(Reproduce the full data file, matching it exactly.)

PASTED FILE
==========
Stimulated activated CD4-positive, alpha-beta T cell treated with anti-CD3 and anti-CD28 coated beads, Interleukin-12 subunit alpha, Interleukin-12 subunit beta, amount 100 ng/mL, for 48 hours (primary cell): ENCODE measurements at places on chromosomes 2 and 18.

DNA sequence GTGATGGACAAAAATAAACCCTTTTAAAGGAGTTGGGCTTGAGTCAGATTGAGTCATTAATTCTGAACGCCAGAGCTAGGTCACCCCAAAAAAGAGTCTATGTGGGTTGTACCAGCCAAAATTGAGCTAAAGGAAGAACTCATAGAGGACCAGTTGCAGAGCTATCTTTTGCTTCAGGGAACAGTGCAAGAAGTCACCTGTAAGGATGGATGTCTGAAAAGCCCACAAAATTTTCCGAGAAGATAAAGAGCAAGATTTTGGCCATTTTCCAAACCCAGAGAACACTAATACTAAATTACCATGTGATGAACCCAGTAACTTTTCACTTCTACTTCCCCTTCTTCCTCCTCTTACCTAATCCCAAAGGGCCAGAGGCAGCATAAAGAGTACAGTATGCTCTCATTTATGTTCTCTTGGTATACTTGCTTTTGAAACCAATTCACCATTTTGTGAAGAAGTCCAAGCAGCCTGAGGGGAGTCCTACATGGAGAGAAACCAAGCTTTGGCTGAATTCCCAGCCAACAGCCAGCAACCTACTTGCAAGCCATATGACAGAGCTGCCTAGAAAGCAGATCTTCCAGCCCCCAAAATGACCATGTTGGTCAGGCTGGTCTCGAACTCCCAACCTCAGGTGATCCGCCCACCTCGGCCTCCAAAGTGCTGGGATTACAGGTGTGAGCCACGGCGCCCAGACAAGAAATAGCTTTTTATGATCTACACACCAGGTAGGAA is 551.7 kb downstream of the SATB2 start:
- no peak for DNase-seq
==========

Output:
Stimulated activated CD4-positive, alpha-beta T cell treated with anti-CD3 and anti-CD28 coated beads, Interleukin-12 subunit alpha, Interleukin-12 subunit beta, amount 100 ng/mL, for 48 hours (primary cell): ENCODE measurements at places on chromosomes 2 and 18.

DNA sequence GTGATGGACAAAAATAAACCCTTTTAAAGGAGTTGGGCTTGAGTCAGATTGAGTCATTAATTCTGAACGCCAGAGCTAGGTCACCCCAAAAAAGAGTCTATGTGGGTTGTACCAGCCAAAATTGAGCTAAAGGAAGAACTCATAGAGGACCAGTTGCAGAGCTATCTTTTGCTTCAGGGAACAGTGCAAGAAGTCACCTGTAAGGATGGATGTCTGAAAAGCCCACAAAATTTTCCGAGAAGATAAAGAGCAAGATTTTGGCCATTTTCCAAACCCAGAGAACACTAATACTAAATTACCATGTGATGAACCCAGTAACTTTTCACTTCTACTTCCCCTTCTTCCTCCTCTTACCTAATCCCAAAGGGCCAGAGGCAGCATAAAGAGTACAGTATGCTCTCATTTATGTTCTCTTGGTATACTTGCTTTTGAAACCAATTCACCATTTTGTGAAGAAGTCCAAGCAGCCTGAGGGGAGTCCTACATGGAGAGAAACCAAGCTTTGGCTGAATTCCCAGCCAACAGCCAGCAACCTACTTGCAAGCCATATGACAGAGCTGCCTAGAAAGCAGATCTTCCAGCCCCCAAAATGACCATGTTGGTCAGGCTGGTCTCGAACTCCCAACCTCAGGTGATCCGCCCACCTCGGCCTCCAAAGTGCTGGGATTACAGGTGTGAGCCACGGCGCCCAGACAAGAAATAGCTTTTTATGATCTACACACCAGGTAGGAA is 551.7 kb downstream of the SATB2 start:
- no peak for DNase-seq